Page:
|Contents||Major chords||Minor chords||7th chords||Chord composition chart|
Chords are groups of notes that are sounded together. The notes are said to be in harmony, meaning simply that the total sound produced by the combination of notes is at least arguably a pleasing one. Harmony may consist of as few as two notes. Most commonly chords are made of three or four. A certain few of these 3- and 4-note chords are appropriate for accompanying traditional music as represented in Dear Old Illinois and are the ones of concern to us here and now.
The chords we will be examining are of three different types, major, minor, and seventh. These are among the simplest of chord types.
First, let's look at the major scale, also known as the diatonic scale or the "do-re-mi-fa-sol-la-ti-do" scale. Here is that scale in the key of C.
The major chord is made from the 1, 3, and 5 notes of the major scale. This is true for any key. Here is that chord in C, the C major chord. It is made from the notes 1 (C), 3 (E), and 5 (G). Let's see and hear it.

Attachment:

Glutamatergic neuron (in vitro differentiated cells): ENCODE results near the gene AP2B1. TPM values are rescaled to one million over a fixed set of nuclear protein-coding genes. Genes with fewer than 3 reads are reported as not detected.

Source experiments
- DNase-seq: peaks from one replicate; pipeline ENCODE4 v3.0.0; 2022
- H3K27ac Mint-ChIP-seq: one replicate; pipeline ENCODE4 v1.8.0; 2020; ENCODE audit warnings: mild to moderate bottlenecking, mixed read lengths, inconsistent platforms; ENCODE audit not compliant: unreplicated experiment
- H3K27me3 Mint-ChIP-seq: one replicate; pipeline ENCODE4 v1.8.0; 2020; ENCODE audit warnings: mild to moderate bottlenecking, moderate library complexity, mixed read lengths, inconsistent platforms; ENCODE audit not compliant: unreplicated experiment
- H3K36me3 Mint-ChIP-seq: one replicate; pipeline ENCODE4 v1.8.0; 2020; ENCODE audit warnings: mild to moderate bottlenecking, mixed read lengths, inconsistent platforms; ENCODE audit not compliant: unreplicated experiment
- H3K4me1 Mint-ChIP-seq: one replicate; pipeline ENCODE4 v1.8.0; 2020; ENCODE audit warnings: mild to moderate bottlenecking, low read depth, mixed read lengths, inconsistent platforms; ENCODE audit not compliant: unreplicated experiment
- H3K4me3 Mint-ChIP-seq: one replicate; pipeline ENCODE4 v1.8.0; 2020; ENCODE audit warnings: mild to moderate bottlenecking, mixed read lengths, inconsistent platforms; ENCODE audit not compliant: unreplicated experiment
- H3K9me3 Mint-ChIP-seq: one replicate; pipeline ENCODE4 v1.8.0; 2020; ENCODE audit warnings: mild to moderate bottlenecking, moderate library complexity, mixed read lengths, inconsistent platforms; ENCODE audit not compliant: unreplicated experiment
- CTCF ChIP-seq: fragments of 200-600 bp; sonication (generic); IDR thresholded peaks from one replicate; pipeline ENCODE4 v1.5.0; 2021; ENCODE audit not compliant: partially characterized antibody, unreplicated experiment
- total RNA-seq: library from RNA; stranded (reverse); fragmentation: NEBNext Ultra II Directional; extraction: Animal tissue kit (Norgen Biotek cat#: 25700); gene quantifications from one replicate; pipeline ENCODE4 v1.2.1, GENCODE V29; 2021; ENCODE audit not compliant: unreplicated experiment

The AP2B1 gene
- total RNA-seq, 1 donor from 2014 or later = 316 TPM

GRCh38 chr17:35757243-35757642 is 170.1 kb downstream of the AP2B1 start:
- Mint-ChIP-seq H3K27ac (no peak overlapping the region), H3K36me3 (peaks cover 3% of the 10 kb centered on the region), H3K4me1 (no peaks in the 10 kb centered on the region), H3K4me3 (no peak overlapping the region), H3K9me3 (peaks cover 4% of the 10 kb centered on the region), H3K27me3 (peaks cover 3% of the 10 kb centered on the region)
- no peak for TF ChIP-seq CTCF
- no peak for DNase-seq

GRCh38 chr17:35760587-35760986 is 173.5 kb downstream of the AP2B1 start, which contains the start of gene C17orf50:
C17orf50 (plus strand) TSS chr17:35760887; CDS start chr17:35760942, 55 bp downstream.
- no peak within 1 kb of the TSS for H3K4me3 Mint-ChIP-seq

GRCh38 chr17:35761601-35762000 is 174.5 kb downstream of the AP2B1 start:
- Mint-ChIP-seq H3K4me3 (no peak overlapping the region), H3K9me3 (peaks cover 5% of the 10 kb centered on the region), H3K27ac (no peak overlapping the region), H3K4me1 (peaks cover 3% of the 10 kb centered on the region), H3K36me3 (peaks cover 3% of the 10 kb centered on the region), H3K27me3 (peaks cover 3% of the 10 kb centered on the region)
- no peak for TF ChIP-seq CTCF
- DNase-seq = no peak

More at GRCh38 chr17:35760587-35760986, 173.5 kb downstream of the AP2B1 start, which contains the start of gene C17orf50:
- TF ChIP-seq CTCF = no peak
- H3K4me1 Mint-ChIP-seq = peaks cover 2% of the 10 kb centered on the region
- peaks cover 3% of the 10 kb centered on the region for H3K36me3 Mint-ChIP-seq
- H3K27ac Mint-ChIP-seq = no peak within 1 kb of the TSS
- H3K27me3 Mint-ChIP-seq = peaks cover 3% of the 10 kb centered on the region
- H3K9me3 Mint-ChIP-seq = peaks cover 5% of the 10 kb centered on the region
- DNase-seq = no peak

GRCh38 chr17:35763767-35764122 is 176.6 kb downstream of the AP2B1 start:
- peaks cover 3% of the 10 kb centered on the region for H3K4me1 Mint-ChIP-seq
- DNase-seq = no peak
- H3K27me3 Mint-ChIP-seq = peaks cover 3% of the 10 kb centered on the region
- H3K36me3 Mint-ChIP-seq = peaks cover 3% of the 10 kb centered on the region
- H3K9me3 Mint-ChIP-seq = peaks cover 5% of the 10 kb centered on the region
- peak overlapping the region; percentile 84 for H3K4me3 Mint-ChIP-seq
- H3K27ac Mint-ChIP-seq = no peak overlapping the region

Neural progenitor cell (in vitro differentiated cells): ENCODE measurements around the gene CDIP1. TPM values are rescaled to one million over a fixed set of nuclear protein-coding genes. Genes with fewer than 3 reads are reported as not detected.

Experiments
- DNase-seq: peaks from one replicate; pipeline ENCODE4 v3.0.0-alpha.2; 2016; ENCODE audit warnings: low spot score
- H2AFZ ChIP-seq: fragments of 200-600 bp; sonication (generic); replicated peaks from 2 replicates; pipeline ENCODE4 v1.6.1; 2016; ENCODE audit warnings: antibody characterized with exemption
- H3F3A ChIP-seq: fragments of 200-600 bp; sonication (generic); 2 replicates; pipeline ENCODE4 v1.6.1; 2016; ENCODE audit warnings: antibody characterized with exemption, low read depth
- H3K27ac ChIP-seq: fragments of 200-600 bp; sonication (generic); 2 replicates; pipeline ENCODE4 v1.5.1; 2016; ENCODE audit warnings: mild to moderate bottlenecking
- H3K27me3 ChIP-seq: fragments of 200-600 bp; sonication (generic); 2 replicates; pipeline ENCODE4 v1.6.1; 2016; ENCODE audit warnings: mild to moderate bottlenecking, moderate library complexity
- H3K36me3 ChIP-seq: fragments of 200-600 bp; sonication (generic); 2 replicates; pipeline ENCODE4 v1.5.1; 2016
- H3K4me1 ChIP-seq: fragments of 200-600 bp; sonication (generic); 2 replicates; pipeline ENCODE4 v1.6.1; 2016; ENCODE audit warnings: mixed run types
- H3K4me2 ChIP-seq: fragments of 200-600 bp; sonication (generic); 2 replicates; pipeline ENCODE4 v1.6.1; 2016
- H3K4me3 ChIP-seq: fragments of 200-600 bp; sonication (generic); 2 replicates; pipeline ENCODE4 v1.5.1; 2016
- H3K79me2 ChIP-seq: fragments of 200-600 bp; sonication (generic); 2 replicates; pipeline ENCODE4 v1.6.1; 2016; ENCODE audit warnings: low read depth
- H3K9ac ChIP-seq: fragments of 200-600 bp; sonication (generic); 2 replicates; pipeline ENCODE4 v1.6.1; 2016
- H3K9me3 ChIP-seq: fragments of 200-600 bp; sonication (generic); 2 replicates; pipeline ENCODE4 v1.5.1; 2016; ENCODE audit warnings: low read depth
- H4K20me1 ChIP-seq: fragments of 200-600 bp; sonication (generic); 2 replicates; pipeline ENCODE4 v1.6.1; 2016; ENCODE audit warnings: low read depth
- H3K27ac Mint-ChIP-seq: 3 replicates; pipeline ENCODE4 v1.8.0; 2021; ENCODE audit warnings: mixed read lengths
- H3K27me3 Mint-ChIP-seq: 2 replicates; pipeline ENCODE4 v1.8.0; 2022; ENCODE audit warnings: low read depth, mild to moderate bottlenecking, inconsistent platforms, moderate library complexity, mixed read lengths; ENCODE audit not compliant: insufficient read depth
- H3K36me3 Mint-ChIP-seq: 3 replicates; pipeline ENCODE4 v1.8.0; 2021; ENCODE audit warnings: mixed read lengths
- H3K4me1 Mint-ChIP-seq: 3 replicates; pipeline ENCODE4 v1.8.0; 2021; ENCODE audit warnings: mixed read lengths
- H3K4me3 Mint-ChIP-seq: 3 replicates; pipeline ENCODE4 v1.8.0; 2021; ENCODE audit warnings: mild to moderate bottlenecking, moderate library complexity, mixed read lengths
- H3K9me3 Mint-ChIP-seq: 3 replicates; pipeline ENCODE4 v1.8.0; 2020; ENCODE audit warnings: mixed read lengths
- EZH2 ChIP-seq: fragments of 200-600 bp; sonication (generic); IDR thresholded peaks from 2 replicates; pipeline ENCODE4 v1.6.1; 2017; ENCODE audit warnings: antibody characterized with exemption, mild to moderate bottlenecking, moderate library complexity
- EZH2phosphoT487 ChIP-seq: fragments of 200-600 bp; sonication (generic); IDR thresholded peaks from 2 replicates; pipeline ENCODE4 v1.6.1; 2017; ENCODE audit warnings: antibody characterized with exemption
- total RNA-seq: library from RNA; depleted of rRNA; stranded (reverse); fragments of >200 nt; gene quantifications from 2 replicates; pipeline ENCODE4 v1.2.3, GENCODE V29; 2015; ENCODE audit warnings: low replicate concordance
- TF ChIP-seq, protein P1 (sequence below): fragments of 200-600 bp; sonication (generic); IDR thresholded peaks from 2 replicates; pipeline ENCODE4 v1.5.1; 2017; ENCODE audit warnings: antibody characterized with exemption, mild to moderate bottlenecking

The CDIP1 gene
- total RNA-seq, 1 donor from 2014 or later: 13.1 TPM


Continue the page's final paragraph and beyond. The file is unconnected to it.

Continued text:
It was stated above that the chords we will be examining are made of either three or four notes, and you can see that the C major chord is made of three. To clarify, this means the chord is made from notes of three different letter names. The actual number of notes can be more, as long as they are all either C, E, or G notes. The example below has more notes than the one above, but it is still just a C major chord.
Here is how this relates to the guitar. The notes made by playing a C chord are shown at the bottom. They are all either C, E, or G.
For the sake of comparison, here is the same look at the D major chord. First, the D major scale.
The major chord is made from the 1, 3, and 5 notes of the major scale. Again, this is true for any key. Here is the D major chord.
In the examples above, the distance from the 1 note to the 3 note is called a major 3rd interval. If we flat the 3 note by one half-pitch, the distance from the 1 note to the flatted 3 note is a minor 3rd interval. If we combine the 1, flatted 3, and 5 notes, we have a minor chord. Let's see and hear the C minor chord.
And as above, there can be any number of notes in a C minor chord, so long as all of them are either C, E♭, or G. Here is an expanded C minor chord.
The 7th chord is formed by adding another note to a major chord. The additional note is a flatted 7 note. In the case of the C7 chord, this is a B♭ note.
And again, there can be any number of notes in a C7 chord, so long as all of them are either C, E, G, or B♭. Here is an expanded C7 chord.
This covers the structures of all of the chord types used for accompanying the music of Dear Old Illinois. Below is a chart which gives the notes that compose the guitar chords used in the book.